15. Schedule it. You've got your Microsoft Office calendar, your PDA, your Day Planner, your napkin with the scrawled list of stuff you absolutely, positively have to get done today. Be sure to write in your workout. Carve out an hour in your day. The experts all agree: Your exercise is one of your most important daily activities. Make it happen. The President of the United States exercises almost every day. You should, too.

16. Subscribe to our free e-mails. We send out several free e-mail newsletters each week, and they're guaranteed to inform and inspire you. Go to www.runnersworld.com/newsletters, where you can pick the one or the several newsletters that most appeals to you.

17. Get your clothes ready. And your shoes. Root through your closets and drawers the night before a morning run to select and organize the running gear you need. Another good trick: Have a complete bag of running gear (and a dry shirt and towel) always at the ready in the trunk of your car. You never know when you'll be able to use them.
18. Run on different surfaces. See how many different surfaces you can run on in a week: Asphalt, gravel, trail, grass, track, treadmill, beach. Each stresses your leg muscles in a slightly different way, helping to prevent overuse injuries. (If possible, avoid concrete, the hardest and least accommodating surface for runners.)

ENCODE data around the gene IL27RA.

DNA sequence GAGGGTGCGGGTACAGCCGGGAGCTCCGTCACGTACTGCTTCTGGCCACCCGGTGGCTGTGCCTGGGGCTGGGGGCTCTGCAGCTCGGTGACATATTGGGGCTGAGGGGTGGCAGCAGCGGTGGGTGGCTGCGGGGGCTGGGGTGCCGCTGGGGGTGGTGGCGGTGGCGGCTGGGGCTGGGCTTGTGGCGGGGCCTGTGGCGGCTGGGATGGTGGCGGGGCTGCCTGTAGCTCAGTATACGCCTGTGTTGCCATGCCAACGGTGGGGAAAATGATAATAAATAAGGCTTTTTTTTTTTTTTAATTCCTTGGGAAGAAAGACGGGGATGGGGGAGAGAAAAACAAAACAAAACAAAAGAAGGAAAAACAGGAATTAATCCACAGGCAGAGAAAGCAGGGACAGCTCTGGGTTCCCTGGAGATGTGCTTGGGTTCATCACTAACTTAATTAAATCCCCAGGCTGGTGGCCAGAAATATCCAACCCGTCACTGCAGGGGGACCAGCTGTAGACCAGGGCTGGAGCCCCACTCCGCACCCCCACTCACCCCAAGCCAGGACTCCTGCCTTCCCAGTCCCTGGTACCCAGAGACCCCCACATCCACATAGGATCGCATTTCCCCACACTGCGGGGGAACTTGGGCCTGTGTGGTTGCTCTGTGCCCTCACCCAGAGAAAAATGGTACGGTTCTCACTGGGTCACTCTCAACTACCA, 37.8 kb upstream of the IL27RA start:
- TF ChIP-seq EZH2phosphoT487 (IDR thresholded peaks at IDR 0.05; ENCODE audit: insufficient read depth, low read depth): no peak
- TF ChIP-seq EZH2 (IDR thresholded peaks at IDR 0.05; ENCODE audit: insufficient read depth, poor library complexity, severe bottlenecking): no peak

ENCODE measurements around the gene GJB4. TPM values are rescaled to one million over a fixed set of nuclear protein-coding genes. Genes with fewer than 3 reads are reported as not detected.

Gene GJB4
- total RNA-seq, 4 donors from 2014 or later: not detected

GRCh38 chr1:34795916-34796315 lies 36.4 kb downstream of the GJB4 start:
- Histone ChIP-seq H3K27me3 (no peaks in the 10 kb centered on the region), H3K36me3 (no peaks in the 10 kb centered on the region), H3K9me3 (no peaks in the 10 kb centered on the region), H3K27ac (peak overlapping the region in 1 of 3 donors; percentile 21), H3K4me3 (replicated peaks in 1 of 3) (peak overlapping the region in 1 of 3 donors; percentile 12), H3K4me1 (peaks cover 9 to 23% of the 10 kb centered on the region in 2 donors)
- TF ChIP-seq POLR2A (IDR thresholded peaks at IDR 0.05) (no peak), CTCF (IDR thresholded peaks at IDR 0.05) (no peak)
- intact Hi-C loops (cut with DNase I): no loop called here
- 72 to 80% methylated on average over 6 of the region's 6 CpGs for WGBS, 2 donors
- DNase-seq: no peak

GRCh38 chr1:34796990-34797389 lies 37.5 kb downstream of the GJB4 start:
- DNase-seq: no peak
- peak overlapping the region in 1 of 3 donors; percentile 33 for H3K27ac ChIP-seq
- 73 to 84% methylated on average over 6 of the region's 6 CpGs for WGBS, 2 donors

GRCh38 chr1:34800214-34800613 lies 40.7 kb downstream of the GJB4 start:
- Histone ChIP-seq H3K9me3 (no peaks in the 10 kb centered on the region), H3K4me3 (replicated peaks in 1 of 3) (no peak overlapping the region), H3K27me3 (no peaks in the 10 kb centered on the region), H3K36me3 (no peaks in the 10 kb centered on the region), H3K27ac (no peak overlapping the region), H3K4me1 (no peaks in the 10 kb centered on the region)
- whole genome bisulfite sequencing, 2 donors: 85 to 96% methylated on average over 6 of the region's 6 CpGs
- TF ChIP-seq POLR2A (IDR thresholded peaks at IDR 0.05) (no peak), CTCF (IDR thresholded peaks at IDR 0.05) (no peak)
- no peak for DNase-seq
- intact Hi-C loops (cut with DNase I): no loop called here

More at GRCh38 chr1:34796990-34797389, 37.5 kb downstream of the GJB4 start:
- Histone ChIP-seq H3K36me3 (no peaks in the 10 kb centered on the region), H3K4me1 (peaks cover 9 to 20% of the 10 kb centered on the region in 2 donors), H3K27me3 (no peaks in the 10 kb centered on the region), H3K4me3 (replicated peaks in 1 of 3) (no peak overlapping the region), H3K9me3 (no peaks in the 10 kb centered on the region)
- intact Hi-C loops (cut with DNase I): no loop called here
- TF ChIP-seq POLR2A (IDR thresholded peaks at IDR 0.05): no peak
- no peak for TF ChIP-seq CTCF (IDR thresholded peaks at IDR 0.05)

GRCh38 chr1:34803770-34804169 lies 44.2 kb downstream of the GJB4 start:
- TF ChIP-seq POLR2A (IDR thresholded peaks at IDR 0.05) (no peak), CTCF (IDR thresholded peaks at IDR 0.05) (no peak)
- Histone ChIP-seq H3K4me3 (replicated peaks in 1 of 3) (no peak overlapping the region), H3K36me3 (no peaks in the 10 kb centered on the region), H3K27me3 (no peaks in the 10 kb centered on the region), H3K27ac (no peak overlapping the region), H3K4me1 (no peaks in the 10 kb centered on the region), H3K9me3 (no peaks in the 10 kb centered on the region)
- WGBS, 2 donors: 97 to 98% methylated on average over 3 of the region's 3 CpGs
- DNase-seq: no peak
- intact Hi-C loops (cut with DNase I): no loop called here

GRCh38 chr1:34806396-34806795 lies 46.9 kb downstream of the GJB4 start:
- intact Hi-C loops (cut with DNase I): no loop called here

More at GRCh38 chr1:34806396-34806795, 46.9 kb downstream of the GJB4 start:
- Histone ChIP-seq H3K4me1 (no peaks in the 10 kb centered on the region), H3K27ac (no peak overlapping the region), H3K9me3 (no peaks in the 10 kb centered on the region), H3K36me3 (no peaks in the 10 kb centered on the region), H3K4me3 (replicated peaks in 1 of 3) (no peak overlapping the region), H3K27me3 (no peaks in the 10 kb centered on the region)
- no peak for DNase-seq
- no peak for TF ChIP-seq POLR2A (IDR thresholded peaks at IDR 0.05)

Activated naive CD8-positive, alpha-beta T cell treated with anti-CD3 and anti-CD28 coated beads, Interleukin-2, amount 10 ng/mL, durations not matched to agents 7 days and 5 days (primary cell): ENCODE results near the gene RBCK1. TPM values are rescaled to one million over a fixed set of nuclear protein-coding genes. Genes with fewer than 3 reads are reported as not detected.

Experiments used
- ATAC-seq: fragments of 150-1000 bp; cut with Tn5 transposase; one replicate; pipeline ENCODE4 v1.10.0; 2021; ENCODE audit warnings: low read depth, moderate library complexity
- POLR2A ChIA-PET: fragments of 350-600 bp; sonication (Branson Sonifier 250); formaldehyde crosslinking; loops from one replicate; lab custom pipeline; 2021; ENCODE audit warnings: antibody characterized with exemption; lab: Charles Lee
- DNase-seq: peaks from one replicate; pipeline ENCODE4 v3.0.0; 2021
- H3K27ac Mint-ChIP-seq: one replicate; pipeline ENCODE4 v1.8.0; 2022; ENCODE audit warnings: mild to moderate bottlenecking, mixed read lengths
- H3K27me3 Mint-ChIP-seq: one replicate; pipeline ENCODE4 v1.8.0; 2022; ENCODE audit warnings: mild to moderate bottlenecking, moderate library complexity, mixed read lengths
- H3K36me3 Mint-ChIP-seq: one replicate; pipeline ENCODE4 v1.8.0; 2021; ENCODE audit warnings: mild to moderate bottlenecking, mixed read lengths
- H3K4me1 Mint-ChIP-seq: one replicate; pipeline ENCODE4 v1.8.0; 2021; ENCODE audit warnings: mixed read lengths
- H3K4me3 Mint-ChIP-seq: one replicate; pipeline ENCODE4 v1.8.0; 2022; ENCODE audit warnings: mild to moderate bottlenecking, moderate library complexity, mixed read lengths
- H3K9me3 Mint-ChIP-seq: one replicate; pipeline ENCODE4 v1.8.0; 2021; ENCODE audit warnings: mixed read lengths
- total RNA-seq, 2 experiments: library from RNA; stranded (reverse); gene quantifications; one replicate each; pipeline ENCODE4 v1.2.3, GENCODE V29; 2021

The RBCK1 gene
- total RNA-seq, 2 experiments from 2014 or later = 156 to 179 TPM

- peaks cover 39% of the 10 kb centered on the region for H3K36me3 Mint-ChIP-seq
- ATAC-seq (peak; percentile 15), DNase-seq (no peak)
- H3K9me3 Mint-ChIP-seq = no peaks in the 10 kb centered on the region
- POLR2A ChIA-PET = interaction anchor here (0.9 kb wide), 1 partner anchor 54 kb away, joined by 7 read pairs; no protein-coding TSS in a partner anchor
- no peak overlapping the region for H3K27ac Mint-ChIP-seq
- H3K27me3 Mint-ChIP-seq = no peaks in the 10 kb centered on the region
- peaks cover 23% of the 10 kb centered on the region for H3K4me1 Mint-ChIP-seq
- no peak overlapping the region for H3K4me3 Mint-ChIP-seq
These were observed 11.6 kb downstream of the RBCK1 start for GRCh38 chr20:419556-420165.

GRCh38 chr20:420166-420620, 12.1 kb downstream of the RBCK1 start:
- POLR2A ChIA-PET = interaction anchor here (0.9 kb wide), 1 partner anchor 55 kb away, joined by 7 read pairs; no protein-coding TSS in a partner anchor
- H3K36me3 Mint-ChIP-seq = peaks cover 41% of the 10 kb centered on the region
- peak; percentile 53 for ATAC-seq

19. Take a trip. Reward your training and racing successes with a special running vacation. Take in an exotic international marathon; many runners have had good luck with a trusted provider, Marathon Tours (www.marathontour.com), which can offer guaranteed entry into those difficult-to-enter events. Or, organize your running partners into a relay team, and enter an exciting and fun-filled road relay like Hood to Coast (Oregon), the Hana Relay (Maui), the Lake Tahoe Relay (California), the Cabot Trail Relay (Nova Scotia), or the Lake Winnipesaukee Relay (New Hampshire).